How to Be Funny

by Abby on June 6, 2012

Boys wearing funny glassesAs you may have noticed, I’ve been struggling to find my funny lately. What with all the sentimentality and trauma.

Although even in the ER, there were moments of humor. Like when the doctor sewing up my son – upon learning my husband is a die-hard Red Sox fan – threatened to stitch the Yankee’s logo on Riley’s forehead.

I’ve decided to clue you all in on the secret to being funny, in person or in your writing. I feel perfectly qualified to educate the masses on this subject, since:

a) I watch a lot of sitcoms on TV,

b) I have published some humor pieces in national magazines and gotten encouraging feedback on my annual submissions to the Erma Bombeck humor writing contest, and

c) I have read Tina Fey’s book, Mindy Kaling’s book, Jenny Lawson’s book, and everything David Sedaris has ever written.

OK, ready? The key to humor is…drum roll please…the unexpected. That’s it. Right there. The secret to making people laugh, whether it’s in writing, on TV, in a keynote address, a sermon, a YouTube video, a first date, or whatever.

You know how sometimes you can see a punch-line coming a mile away? Like, say, any prison joke ever told, and every episode of “Last Man Standing”? I’m sorry, Tim Allen. That was rude. But true. Sorry! Still true. (Not that I’ve seen every episode. Just the 2 when the batteries in the remote were dead and I was forced against my will to watch them.)

The take-away here is: don’t go for the easy joke. Don’t go into the over-trodden men-are-clueless-and-unromantic/women-love-to-shop/teenagers-are-annoying territory. It’s been done. It’s FAR funnier to say you are suffering from Stockholm Syndrome due to being terrorized by your early-rising toddler. (This example courtesy of Monica Sakala, cast member of the Listen to Your Mother: DC show, in which she read: “Occupy Parents: Oppression by Toddler.”)

Another key to humor is absurd juxtapositions. For instance, saying that my 3yo is ill-mannered at mealtimes is not that funny. Noting that he showed up at the dinner table wearing nothing but a bike helmet and began snorting ranch dressing through his drinking straw is funny. And true. It’s also true that my 5yo introduced himself to our new neighbors by shouting “Bon jour!” while wearing a green leprechaun mustache left over from St. Patrick’s Day. Talk about making a strong first impression.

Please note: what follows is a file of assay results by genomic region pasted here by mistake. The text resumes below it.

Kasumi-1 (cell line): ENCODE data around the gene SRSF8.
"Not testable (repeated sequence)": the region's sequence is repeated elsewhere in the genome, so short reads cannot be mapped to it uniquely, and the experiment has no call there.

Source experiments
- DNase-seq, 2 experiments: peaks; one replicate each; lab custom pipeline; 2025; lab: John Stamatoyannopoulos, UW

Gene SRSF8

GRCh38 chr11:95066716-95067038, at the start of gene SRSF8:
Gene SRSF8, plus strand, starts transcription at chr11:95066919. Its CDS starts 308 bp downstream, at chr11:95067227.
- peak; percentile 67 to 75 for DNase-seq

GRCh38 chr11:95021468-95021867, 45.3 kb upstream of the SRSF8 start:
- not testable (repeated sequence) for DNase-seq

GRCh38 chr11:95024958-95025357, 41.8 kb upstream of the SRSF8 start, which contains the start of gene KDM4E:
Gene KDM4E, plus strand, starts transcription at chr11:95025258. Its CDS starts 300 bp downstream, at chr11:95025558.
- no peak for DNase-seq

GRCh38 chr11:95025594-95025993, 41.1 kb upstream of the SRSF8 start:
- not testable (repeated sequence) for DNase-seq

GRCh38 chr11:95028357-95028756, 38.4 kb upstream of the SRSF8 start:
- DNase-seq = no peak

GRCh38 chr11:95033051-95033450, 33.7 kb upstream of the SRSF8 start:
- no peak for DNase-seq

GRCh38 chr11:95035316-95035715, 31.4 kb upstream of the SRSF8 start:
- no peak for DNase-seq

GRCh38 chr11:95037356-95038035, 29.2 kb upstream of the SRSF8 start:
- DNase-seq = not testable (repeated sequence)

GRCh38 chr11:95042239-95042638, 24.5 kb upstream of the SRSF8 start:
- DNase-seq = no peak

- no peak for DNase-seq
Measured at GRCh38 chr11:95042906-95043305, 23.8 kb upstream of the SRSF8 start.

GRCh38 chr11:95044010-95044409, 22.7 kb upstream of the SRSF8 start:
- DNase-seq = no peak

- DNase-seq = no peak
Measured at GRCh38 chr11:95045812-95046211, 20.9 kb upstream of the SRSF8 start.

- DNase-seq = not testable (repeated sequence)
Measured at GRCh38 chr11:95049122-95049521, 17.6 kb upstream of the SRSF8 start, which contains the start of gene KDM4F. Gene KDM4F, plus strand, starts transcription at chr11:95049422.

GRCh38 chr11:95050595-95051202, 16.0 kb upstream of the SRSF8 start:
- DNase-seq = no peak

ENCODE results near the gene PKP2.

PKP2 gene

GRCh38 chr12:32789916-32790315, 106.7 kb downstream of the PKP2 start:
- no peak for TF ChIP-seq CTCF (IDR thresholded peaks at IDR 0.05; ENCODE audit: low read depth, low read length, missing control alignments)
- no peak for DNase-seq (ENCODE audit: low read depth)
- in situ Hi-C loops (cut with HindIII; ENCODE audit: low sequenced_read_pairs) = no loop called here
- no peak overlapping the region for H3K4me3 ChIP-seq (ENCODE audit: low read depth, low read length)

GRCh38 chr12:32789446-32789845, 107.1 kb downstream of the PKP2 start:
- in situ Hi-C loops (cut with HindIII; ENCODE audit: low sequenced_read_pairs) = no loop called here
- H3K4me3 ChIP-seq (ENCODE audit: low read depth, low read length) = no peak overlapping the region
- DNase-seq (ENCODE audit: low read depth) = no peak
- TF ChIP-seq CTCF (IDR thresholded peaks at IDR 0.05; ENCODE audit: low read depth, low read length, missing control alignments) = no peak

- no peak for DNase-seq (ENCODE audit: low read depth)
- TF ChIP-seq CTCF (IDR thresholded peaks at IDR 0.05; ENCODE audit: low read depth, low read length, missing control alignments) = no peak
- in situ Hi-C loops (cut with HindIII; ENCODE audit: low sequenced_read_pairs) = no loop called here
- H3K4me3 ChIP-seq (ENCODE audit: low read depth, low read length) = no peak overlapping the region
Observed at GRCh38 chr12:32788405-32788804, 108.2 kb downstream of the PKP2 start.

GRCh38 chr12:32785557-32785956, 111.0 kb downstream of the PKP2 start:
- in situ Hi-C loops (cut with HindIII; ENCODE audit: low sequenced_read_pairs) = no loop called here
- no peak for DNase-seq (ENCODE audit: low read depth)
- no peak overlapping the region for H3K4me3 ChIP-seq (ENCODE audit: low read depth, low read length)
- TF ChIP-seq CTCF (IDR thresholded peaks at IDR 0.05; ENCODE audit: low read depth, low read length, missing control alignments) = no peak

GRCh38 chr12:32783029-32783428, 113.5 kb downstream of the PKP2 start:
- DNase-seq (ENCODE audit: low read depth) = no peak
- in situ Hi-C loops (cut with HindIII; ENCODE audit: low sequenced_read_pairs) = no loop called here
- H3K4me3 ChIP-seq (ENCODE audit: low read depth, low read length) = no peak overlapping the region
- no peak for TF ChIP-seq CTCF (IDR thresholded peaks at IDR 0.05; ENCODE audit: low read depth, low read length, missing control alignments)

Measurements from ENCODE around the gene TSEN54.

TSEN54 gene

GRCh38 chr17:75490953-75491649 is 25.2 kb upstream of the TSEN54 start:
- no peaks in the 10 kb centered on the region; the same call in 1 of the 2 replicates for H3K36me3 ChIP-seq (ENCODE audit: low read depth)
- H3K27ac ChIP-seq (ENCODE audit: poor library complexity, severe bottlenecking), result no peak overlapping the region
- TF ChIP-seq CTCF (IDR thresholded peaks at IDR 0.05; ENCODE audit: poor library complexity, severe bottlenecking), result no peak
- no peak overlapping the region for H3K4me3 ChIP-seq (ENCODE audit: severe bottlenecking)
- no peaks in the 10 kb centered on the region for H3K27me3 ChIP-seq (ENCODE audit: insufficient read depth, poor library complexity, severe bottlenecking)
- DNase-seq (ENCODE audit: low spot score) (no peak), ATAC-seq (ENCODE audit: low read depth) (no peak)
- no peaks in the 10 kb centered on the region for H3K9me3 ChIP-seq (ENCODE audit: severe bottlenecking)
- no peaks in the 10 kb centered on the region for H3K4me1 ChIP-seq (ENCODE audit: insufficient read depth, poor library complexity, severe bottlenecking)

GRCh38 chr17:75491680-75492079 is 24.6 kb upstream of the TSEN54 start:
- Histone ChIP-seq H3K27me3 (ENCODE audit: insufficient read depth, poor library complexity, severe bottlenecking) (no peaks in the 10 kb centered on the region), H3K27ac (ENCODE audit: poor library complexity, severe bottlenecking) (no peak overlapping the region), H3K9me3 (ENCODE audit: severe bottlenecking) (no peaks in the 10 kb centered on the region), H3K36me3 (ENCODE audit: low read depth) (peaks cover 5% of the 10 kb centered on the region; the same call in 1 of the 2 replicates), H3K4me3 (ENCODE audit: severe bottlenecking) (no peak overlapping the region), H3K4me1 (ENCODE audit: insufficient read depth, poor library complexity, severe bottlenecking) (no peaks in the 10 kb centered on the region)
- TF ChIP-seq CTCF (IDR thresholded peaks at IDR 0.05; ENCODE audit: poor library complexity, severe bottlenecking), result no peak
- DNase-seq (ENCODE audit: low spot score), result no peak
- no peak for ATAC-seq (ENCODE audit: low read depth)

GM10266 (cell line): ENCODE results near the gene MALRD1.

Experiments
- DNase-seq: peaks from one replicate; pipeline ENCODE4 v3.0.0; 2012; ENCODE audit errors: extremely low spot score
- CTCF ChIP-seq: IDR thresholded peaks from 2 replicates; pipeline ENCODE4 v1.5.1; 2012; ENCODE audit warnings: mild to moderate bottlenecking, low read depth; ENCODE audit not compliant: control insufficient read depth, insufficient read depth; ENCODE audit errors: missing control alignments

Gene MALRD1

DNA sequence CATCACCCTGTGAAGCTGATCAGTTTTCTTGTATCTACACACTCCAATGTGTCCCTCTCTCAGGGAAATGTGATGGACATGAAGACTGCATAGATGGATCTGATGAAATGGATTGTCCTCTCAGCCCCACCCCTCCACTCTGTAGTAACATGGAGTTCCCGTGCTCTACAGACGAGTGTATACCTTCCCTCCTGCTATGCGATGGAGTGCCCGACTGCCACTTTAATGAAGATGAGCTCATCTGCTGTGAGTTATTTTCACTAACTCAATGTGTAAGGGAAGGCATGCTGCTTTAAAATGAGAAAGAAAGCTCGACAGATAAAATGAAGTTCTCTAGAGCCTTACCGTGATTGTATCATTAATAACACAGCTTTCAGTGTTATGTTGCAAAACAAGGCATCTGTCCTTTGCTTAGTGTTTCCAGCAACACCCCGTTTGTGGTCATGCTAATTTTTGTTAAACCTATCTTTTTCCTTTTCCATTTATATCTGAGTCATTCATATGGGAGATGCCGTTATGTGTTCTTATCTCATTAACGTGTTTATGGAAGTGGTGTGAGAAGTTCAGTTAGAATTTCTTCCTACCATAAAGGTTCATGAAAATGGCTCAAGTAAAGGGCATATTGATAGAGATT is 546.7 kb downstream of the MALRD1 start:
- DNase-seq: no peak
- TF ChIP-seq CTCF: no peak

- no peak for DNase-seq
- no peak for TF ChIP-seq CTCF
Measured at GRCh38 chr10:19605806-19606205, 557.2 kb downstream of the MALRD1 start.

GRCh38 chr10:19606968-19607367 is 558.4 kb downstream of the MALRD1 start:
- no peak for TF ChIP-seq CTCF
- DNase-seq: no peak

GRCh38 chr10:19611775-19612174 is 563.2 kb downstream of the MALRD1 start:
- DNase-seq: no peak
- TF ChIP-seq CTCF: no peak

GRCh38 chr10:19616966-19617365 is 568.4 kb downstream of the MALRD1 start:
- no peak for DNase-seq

For more examples of funny, see:

Novelist @jenniferweiner ‘s tweets during “The Bachelorette.” (Funny even if you don’t watch the show, like me.)

This SNL skit, “Bein’ Quirky with Zooey Deschanel.” (Love Kristen Wiig as Bjork!)

Almost any episode of “Hot in Cleveland.” (I mean, Betty White, Wendie Malick, Jane Leeves and Valerie Bertinelli on the same show?!)

And this, slightly more cerebral, “Anne Geddes Baby Manifesto.” (Note the effectiveness of well-chosen phrasing like “billowing fat rolls.”)

So whatcha got, people? Lay some funny on me in the comments.

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{ 9 comments… read them below or add one }

jetts31 June 6, 2012 at 7:23 am

Every morning I wake up, either by mybalarm clock or by my kids dropping an atomic elbow on my bladder, I am surrounded by comedy. Marriage, parenthood, daily life just lends itself to fantastic material.


Abby June 6, 2012 at 2:00 pm

Ah, yes, the atomic elbow to the bladder — hilarious! Unless it’s your bladder. 😉


Ali June 6, 2012 at 8:01 am

I wrote a post about how much it sucks not being funny because, Hunger Games notwithstanding, the best writers are often hilarious! As you pointed out, Jenny Lawson’s book had me in tears on every page. Problem is, I’m an emotional writer, so my work is often dark and sends–as I’ve been told from publishers–an important message, but this is not what the public wants anymore; publishers are now looking for powerful messages to be conveyed through humour, somehow.


Abby June 6, 2012 at 2:03 pm

I wouldn’t worry too much about what publishers are looking for. Forcing yourself to be funny because that what’s popular now sounds like a recipe for misery. Remember, they told JK Rowling that her books would never sell — until they did!


Monica Sakala June 6, 2012 at 2:24 pm

I am so flattered to be mentioned in this post. Your blog is fantastic! I better go before my oppressor catches me surfing the web….


Abby June 7, 2012 at 9:54 am

Thanks, Monica! You were great in LTYM.


Corey Feldman June 7, 2012 at 5:15 pm

Working on my funny, seem to have lost it myself


Kyle June 7, 2012 at 8:47 pm

Hey Abby,

You’re totally on the right track with thinking about being unexpected–if anything, something that is expected *can’t* be funny. What seems to work for me is to try and predict what the audience expects you to say, and then say something totally different.

Watching a lot of TV helps too–SNL is great (aren’t you upset Kristen Wiig is leaving?? outrage!) and as a fan of Tina Fey you must know that 30 Rock has ridiculous amounts of subtle humor trickled in every episode.

(Sometimes you can get away with paraphrasing jokes you hear on TV or read online, especially if you know your audience hasn’t heard of ’em yet! cough cough)

I hope I’ve been helpful!

Kyle V.


Marta Estrada September 3, 2021 at 2:44 pm

Hey Abby, I was dirking coffee and reading your blog, Suddenly i feel to read coffee jokes. So, I have also some clue to being funny by reading this coffee jokes, David Sedaris
is a great writer, I read the Jenny Lawson’ book, Its cool:). By the way you kids looking good. How is going your kid day during pandemic time?


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